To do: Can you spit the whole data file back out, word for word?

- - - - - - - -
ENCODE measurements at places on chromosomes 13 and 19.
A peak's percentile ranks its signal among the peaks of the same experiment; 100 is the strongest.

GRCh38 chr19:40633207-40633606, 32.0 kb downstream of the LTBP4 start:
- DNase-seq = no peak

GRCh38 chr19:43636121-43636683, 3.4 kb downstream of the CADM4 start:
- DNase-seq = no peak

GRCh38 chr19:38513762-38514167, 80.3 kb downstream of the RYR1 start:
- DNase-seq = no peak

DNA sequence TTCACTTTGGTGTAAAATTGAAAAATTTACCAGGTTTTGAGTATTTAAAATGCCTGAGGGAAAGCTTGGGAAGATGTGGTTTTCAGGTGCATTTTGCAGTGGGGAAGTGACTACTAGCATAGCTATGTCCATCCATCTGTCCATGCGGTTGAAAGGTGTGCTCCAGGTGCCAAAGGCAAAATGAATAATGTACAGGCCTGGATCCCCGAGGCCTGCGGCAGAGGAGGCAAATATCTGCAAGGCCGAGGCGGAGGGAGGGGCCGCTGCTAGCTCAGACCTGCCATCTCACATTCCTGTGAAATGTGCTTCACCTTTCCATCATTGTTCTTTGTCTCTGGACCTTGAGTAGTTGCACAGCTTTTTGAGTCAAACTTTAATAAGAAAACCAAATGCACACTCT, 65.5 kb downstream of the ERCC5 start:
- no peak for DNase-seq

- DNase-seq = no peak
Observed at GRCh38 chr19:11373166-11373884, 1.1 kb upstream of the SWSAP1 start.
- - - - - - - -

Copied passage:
ENCODE measurements at places on chromosomes 13 and 19.
A peak's percentile ranks its signal among the peaks of the same experiment; 100 is the strongest.

GRCh38 chr19:40633207-40633606, 32.0 kb downstream of the LTBP4 start:
- DNase-seq = no peak

GRCh38 chr19:43636121-43636683, 3.4 kb downstream of the CADM4 start:
- DNase-seq = no peak

GRCh38 chr19:38513762-38514167, 80.3 kb downstream of the RYR1 start:
- DNase-seq = no peak

DNA sequence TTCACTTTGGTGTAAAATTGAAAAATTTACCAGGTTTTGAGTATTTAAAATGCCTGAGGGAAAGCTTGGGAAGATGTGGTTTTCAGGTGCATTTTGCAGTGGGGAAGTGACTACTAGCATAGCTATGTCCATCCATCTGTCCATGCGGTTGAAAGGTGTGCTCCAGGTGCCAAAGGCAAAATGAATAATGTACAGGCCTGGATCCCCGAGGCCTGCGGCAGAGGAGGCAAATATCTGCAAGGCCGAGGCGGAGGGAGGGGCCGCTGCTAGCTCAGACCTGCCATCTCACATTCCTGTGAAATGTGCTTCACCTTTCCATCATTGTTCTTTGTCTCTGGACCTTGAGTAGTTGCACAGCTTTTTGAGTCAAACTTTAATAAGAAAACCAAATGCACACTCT, 65.5 kb downstream of the ERCC5 start:
- no peak for DNase-seq

- DNase-seq = no peak
Observed at GRCh38 chr19:11373166-11373884, 1.1 kb upstream of the SWSAP1 start.